RAGBRAI news team
Fri, Jul 26, 2013 | by Emily SchettlerShare
FREEMONT — Celebrating a 90th birthday is a special milestone.
Celebrating while riding 406 miles across the state of Iowa is an achievement Bette Winthers likely can claim to herself.
The 89-year-old from Salinas, Calif., turns 90 next Wednesday and she is celebrating by riding all seven days of RAGBRAI with her two daughters; Cheryl alongside on the recumbent tandem bike and Valerie as support for the group.
“If you want to keep on your feet and keep doing things, you have to keep moving,” Winthers said. “I’ve been riding a bike all my life.”
She exercises daily and recently completed a 10.6-mile walk and hike in California with a friend she met on RAGBRAI.
Winthers first fell in love with cycling as a “scrawny” child when a neighbor gave her his adult male bike.
“I’d ride as far as I could and then I’d fall down. I’d pick it up and get back on the bike again,” she said. “That’s how I learned.”
Since then, she’s ridden across Arizona, New Mexico and Oregon, but RAGBRAI is the one she keeps coming back to.
“Iowans are so hospitable,” she said. “They open their homes to you, bake you pie, it’s wonderful.”
Winthers began riding RAGBRAI about 30 years ago. She was looking to go on a cycling vacation and learned about the event from her husband’s family in Iowa.
He grew up in Coulter, near Mason City, and served as support along the ride until he died a year and a half ago.
There are still relatives scattered across the state.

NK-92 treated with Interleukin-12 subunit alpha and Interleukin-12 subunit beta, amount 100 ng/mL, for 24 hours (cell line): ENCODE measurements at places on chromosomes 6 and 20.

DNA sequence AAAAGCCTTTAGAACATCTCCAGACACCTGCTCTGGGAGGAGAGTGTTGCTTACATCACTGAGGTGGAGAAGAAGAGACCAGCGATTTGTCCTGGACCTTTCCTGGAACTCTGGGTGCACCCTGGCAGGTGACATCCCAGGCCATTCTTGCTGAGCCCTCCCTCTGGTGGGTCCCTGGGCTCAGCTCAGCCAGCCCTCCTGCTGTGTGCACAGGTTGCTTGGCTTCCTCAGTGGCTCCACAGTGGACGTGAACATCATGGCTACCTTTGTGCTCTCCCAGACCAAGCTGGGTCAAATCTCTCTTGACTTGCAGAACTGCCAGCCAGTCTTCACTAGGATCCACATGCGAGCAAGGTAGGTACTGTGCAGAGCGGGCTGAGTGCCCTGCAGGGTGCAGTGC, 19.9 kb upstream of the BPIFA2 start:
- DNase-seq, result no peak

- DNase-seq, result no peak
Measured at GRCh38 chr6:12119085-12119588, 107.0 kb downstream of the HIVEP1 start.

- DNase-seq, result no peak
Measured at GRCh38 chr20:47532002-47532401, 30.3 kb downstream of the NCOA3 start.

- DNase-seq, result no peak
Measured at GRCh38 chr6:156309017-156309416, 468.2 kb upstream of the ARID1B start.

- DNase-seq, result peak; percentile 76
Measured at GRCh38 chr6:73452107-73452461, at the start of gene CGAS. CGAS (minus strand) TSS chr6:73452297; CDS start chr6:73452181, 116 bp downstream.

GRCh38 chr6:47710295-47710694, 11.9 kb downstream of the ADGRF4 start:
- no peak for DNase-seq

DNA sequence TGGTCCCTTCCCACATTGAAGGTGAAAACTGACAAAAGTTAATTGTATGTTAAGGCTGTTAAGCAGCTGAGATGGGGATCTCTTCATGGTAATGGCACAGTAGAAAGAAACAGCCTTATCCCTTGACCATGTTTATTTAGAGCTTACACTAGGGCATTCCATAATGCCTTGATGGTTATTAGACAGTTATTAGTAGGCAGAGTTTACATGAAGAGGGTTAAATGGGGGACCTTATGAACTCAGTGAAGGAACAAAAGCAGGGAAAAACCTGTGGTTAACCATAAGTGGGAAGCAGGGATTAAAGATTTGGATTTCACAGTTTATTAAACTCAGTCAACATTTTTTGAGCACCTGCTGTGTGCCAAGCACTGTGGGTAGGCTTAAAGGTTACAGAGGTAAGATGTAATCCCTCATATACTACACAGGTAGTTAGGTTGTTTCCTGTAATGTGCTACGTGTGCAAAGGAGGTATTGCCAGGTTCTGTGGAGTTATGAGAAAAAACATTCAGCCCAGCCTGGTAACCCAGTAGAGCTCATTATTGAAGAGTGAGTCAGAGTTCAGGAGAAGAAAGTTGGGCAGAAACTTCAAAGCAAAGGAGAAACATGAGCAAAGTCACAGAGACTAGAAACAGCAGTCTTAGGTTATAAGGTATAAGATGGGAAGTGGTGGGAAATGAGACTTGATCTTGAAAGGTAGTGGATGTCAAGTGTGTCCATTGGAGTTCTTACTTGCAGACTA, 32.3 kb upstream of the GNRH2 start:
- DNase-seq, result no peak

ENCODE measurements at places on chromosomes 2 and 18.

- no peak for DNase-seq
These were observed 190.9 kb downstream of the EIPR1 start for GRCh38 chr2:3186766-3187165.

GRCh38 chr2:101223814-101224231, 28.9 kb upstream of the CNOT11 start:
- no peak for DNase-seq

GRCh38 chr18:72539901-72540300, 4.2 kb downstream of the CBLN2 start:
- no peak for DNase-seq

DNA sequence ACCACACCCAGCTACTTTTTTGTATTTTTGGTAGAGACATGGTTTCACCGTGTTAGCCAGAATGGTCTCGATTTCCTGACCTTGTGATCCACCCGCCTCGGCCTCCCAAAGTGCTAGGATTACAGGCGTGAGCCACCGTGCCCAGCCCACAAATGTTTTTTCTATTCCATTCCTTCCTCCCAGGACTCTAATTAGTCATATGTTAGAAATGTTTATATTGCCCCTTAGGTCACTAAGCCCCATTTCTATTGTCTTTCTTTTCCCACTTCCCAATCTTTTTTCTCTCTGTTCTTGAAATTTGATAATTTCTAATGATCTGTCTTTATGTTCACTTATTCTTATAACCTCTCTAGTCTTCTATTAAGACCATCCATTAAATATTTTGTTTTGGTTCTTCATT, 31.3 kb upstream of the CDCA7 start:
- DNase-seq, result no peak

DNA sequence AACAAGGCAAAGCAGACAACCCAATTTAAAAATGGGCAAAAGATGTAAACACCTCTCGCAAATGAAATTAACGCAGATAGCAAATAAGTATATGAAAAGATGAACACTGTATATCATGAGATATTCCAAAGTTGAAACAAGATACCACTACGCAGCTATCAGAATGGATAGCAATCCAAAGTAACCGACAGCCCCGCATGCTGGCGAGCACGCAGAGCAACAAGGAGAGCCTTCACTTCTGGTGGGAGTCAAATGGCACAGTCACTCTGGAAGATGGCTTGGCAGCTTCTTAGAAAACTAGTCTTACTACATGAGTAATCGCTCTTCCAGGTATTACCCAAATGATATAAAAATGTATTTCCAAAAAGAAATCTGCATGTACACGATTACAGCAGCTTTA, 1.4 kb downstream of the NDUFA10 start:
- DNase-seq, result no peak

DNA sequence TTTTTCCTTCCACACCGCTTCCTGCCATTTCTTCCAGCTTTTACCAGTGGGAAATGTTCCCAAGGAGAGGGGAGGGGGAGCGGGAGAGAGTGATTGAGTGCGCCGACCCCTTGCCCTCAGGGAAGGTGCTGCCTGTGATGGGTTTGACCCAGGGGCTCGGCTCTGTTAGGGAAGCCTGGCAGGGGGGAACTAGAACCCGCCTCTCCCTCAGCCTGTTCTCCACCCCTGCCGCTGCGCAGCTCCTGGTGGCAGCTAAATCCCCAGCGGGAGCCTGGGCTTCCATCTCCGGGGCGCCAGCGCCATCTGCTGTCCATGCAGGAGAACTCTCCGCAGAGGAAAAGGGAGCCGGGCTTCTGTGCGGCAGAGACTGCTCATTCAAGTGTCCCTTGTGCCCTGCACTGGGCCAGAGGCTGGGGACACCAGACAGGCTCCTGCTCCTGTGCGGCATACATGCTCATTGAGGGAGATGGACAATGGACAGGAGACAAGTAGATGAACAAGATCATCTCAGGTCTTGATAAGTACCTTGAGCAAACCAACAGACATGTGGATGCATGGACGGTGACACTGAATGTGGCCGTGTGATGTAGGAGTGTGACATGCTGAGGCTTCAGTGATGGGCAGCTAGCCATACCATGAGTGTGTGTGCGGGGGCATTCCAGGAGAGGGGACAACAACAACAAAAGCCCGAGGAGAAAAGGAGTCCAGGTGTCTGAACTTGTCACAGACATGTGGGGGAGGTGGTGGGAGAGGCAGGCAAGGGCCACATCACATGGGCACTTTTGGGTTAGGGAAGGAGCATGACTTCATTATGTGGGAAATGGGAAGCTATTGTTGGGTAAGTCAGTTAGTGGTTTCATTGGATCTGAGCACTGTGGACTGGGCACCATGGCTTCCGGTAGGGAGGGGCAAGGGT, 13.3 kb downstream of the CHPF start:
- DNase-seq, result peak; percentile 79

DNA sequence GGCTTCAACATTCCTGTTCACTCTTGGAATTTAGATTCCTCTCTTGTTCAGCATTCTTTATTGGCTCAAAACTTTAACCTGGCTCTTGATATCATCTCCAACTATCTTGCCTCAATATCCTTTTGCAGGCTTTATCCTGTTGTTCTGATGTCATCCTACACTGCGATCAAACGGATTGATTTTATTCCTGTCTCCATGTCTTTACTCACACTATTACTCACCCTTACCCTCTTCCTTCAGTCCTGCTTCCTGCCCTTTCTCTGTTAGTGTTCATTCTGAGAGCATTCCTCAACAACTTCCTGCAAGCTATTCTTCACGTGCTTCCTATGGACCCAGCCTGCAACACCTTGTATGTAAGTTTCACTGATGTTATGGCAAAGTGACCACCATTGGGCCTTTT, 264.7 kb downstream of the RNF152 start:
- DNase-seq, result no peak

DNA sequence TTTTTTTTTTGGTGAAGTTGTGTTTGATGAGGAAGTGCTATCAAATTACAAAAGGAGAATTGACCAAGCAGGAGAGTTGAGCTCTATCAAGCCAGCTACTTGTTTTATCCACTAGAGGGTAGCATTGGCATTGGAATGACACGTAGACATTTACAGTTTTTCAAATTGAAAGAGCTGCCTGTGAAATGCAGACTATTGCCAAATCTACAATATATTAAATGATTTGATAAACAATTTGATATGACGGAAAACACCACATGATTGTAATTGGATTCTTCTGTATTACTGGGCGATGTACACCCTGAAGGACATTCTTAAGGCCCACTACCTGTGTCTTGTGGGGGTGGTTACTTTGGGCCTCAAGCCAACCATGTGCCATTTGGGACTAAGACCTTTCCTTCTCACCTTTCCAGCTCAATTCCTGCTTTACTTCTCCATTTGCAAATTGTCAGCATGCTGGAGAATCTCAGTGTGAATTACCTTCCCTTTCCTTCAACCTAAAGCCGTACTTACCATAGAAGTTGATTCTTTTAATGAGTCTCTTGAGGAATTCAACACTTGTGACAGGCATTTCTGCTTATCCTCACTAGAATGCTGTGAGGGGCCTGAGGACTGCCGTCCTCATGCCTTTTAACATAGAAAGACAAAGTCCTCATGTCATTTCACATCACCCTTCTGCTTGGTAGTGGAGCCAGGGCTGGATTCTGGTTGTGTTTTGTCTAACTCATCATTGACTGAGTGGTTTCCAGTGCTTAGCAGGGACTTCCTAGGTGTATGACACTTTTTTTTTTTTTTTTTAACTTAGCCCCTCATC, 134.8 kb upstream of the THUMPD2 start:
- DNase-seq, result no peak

Last weekend, they gathered for a family reunion before Winthers and her daughters set out.
“They’re such great people and it’s really wonderful to be able to spend time with them,” Winthers said.
This year, the hills have been a challenge on a heavy bike with only eight gears, said daughter Cheryl Thompson, 54 also of California.
“It’s tough and slow on the hills,” Thompson said. “We’re very pleased to have a flat day.”
Winthers has completed RAGBRAI about 15 times over the past 30 years.
The weather and route this year are tame, compared to years passed, she said.
Winthers recalled one day when the temperature topped 100 degrees. A man rode up next to her at the top of a hill and dumped his water bottle on her head.
“It sure felt good,” she said. The pair rode with him the rest of the week.
From riding her bicycle to organizing neighborhood parties, Winthers loves to stay active, Thompson said. “You never know what’s going to peak her interest next.”
Winthers said she wants to be an inspiration to other cyclists.
“I hope I can show people they can keep going and keep riding,” she said “They don’t have to quit at age 70 or 80. I love bike riding. It’s what gives me energy.”
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